Most Shared

A Brazilian widower gets adopted by a penguin. It's freaking adorable.

First a penguin washed up on a Brazilian beach covered in oil. Then he decided he didn't want to go home.

A Brazilian widower gets adopted by a penguin. It's freaking adorable.

Many of us have special places in our hearts for pets. And for most of us, it's a dog or a cat that greets us when we come home or wakes us up with slobbery kisses.

There aren't a lot of people, though, who can say that their kindred animal spirit is a penguin. But João Pereira de Souza, a Brazilian widower, is one of them.


João lives in a small fishing village near the Brazilian coast, and he formed an unlikely friendship with a penguin named Jinjing.

According to the Wall Street Journal, João found his soon-to-be companion on the beach covered in oil in 2011. He scooped the little guy up and moved him to a shadier spot, where he fed him some sardines.

All images via Wall Street Journal/YouTube.

Then he took the penguin back to the beach so he could swim back to wherever he came from. There was one problem, though: Jinjing didn't really want to go back. He waddled right back out of the ocean and toward João.

"He never left me again," João said of his little penguin friend.

It's been four years now, and Jinjing does occasionally take trips "out of town." He tends to take off for a few months around February too. But he always comes back to the village and to João.

Why is this story so great? Well, first of all, because it's an adorable penguin friendship. But second, João and Jinjing's story really highlights how important it can be to have a companion — even if that companion is an animal.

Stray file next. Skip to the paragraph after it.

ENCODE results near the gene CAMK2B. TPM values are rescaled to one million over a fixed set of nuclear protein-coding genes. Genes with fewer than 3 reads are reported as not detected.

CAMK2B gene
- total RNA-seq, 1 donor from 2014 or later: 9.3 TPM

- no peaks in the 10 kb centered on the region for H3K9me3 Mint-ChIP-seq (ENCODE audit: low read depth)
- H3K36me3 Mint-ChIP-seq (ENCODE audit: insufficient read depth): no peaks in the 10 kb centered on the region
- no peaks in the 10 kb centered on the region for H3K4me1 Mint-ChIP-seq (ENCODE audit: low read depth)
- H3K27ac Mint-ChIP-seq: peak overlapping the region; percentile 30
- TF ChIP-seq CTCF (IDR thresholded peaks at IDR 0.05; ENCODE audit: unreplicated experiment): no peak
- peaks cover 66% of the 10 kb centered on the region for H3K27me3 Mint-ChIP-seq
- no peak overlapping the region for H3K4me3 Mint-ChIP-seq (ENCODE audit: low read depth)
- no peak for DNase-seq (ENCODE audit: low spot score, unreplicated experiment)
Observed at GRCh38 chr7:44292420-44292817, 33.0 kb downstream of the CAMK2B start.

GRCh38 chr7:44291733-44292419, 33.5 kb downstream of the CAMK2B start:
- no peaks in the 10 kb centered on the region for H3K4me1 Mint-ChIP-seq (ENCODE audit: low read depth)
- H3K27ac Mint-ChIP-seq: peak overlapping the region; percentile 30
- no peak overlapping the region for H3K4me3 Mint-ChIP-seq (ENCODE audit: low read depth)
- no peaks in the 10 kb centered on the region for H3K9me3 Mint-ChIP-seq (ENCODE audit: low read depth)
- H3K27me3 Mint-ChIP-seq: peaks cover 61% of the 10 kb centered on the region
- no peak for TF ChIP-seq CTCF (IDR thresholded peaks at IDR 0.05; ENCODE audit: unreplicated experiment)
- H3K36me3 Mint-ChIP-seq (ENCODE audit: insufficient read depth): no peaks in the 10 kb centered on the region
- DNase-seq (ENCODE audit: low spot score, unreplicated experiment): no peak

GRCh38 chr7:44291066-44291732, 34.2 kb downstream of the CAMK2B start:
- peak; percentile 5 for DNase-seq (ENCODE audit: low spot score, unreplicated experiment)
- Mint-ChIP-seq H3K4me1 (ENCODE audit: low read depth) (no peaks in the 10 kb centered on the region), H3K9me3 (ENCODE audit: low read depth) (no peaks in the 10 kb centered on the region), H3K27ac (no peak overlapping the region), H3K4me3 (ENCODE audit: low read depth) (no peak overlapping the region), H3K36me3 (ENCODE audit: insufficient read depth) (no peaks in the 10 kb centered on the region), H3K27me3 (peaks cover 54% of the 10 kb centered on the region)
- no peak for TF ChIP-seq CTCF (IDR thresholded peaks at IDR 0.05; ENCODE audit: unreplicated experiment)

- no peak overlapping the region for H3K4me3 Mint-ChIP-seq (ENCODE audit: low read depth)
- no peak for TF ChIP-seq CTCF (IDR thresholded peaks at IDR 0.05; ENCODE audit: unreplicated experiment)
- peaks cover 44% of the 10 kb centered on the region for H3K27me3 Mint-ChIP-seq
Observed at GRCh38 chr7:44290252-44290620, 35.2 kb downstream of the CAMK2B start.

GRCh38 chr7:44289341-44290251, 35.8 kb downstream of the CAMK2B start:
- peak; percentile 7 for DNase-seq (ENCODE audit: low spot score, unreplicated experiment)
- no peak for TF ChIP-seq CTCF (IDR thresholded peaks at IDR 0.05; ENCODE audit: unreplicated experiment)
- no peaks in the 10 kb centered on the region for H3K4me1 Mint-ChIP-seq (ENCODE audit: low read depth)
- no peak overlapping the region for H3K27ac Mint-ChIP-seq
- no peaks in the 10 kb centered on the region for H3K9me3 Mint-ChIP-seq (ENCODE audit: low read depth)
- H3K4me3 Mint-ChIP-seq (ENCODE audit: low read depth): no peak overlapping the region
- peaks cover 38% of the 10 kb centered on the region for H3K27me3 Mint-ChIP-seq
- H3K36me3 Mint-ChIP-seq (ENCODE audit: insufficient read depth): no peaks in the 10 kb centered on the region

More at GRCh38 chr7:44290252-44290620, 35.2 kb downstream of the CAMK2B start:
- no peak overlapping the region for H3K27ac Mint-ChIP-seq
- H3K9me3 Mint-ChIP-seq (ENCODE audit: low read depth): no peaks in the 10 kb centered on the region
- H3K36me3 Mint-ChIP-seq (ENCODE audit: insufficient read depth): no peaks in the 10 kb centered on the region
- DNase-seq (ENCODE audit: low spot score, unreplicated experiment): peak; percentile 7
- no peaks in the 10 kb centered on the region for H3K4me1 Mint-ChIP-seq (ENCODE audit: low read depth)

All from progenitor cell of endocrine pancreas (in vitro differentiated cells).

Spending time with an animal pal can be therapeutic, especially for people who are lonely, anxious, or depressed.

Studies show that spending time with an animal can lower stress levels and even help people process trauma.

Plus, having an animal buddy can also help connect people to each other. Anyone who has a dog knows that it's almost impossible to take a pup for a walk without meeting at least a few people. In a study published in 2000, researchers found that simply walking a dog outside can help spark conversations with strangers.

João and Jinjing can vouch for that therapy.

When they're not swimming together in the ocean or walking on the beach, they hang out with other members of the community, where Jinjing is known as the "village mascot."

Having a pet can make you more physically healthy as well. It's hard to avoid exercise when your dog or cat wants to play every morning, after all. And one study found that having a household pet could even help control blood pressure.

So you don't need a penguin to find heartwarming companionship (and, in fact, you probably shouldn't try to get one).